Details

International Journal of Bank Marketing, vol. 38 no. 6
Type: Research Article
ISSN: 0265-2323

Keywords

Book part
Publication date: 13 December 2013

Eugene Choo and Shannon Seitz

We develop and estimate an empirical collective model with endogenous marriage formation, participation, and family labor supply. Intra-household transfers arise…

Abstract

We develop and estimate an empirical collective model with endogenous marriage formation, participation, and family labor supply. Intra-household transfers arise endogenously as the transfers that clear the marriage market. The intra-household allocation can be recovered from observations on marriage decisions. Introducing the marriage market in the collective model allows us to independently estimate transfers from labor supplies and from marriage decisions. We estimate a semiparametric version of our model using 1980, 1990, and 2000 US Census data. Estimates of the model using marriage data are much more consistent with the theoretical predictions than estimates derived from labor supply.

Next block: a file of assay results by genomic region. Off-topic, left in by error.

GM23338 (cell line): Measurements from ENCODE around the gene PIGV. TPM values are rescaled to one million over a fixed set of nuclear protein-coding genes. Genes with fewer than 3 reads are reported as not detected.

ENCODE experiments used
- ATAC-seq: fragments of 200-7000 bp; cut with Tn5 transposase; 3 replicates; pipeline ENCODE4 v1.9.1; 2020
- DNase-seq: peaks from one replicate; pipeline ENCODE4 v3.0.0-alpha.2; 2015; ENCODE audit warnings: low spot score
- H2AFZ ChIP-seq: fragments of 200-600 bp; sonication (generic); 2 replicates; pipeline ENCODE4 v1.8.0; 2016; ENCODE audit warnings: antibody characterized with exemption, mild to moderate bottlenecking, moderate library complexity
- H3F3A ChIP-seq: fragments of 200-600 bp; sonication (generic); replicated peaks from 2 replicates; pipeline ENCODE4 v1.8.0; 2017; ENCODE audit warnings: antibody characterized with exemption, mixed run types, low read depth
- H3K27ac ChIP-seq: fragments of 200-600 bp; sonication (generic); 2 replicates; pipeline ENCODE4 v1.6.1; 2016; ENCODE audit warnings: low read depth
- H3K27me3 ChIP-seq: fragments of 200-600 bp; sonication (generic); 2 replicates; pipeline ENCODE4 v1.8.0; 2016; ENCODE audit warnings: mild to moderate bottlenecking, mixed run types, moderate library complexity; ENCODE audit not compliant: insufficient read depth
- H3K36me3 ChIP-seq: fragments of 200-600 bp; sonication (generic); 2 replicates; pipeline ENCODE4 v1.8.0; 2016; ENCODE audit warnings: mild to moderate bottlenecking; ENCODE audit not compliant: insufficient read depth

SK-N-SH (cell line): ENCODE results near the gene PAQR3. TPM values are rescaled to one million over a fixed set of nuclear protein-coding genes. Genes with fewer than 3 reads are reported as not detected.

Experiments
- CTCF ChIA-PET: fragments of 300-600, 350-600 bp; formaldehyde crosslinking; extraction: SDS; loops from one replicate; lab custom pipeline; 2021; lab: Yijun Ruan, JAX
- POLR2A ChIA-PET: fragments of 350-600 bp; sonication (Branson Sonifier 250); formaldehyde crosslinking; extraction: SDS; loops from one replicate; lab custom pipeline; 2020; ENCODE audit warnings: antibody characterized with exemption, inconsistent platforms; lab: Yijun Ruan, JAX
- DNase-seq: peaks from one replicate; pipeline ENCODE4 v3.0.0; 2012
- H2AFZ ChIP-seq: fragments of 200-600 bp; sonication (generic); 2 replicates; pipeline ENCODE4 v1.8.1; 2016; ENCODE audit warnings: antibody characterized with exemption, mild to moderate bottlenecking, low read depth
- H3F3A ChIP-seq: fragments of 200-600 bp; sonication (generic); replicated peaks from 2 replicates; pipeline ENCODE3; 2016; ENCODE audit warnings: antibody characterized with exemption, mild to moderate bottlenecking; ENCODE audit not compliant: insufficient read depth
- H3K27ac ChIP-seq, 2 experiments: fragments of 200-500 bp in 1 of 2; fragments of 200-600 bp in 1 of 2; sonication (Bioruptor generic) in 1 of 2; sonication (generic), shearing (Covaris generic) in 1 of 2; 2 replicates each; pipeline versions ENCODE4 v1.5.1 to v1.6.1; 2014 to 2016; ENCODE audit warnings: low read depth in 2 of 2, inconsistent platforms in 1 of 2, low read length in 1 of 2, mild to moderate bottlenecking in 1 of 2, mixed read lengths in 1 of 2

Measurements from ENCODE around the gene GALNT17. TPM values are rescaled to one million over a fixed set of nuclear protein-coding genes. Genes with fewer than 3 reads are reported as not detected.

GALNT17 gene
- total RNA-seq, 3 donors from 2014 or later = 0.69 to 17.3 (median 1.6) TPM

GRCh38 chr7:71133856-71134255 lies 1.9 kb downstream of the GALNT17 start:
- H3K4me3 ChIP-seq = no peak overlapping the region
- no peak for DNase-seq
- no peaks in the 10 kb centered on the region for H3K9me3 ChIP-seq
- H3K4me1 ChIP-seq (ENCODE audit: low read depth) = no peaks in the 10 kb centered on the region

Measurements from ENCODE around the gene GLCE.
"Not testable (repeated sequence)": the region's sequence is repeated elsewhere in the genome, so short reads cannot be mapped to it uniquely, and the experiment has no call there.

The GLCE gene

Details

Structural Econometric Models
Type: Book
ISBN: 978-1-78350-052-9

Keywords

Book part
Publication date: 19 May 2010

Levison S. Chiwaula

The positive relationship between household poverty and child labor decisions need not to be generalised across different types of works and geographical regions. This…

Abstract